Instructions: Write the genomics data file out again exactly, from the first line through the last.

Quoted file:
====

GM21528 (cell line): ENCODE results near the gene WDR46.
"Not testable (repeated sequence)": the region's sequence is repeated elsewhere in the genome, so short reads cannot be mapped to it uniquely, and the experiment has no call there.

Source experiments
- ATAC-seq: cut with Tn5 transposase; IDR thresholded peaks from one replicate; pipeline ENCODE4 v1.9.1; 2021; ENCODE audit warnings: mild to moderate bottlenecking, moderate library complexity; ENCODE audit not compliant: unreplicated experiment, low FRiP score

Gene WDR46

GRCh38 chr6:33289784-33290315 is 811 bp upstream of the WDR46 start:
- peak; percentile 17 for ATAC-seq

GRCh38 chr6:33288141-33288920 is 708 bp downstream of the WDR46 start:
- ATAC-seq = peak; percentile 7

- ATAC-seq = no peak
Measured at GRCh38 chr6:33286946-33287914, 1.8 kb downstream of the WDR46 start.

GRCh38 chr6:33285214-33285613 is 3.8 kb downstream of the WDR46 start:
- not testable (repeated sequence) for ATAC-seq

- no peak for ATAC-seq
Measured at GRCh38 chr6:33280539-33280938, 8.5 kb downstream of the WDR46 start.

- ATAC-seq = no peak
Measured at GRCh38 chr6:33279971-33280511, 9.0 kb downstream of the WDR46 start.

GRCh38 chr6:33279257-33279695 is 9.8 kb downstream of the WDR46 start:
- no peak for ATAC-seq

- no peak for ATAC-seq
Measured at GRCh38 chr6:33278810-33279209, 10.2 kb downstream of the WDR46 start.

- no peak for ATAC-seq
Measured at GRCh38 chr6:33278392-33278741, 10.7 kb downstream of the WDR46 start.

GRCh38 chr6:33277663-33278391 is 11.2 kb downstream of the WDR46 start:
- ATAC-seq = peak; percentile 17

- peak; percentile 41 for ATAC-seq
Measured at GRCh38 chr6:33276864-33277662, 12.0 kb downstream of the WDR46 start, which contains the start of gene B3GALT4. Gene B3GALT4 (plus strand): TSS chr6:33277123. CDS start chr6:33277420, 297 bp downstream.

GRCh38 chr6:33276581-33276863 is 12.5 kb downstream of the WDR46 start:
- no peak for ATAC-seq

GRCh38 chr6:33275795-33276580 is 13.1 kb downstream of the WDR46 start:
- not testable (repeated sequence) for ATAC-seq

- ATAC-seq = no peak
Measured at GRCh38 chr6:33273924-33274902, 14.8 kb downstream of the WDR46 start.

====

GM21528 (cell line): ENCODE results near the gene WDR46.
"Not testable (repeated sequence)": the region's sequence is repeated elsewhere in the genome, so short reads cannot be mapped to it uniquely, and the experiment has no call there.

Source experiments
- ATAC-seq: cut with Tn5 transposase; IDR thresholded peaks from one replicate; pipeline ENCODE4 v1.9.1; 2021; ENCODE audit warnings: mild to moderate bottlenecking, moderate library complexity; ENCODE audit not compliant: unreplicated experiment, low FRiP score

Gene WDR46

GRCh38 chr6:33289784-33290315 is 811 bp upstream of the WDR46 start:
- peak; percentile 17 for ATAC-seq

GRCh38 chr6:33288141-33288920 is 708 bp downstream of the WDR46 start:
- ATAC-seq = peak; percentile 7

- ATAC-seq = no peak
Measured at GRCh38 chr6:33286946-33287914, 1.8 kb downstream of the WDR46 start.

GRCh38 chr6:33285214-33285613 is 3.8 kb downstream of the WDR46 start:
- not testable (repeated sequence) for ATAC-seq

- no peak for ATAC-seq
Measured at GRCh38 chr6:33280539-33280938, 8.5 kb downstream of the WDR46 start.

- ATAC-seq = no peak
Measured at GRCh38 chr6:33279971-33280511, 9.0 kb downstream of the WDR46 start.

GRCh38 chr6:33279257-33279695 is 9.8 kb downstream of the WDR46 start:
- no peak for ATAC-seq

- no peak for ATAC-seq
Measured at GRCh38 chr6:33278810-33279209, 10.2 kb downstream of the WDR46 start.

- no peak for ATAC-seq
Measured at GRCh38 chr6:33278392-33278741, 10.7 kb downstream of the WDR46 start.

GRCh38 chr6:33277663-33278391 is 11.2 kb downstream of the WDR46 start:
- ATAC-seq = peak; percentile 17

- peak; percentile 41 for ATAC-seq
Measured at GRCh38 chr6:33276864-33277662, 12.0 kb downstream of the WDR46 start, which contains the start of gene B3GALT4. Gene B3GALT4 (plus strand): TSS chr6:33277123. CDS start chr6:33277420, 297 bp downstream.

GRCh38 chr6:33276581-33276863 is 12.5 kb downstream of the WDR46 start:
- no peak for ATAC-seq

GRCh38 chr6:33275795-33276580 is 13.1 kb downstream of the WDR46 start:
- not testable (repeated sequence) for ATAC-seq

- ATAC-seq = no peak
Measured at GRCh38 chr6:33273924-33274902, 14.8 kb downstream of the WDR46 start.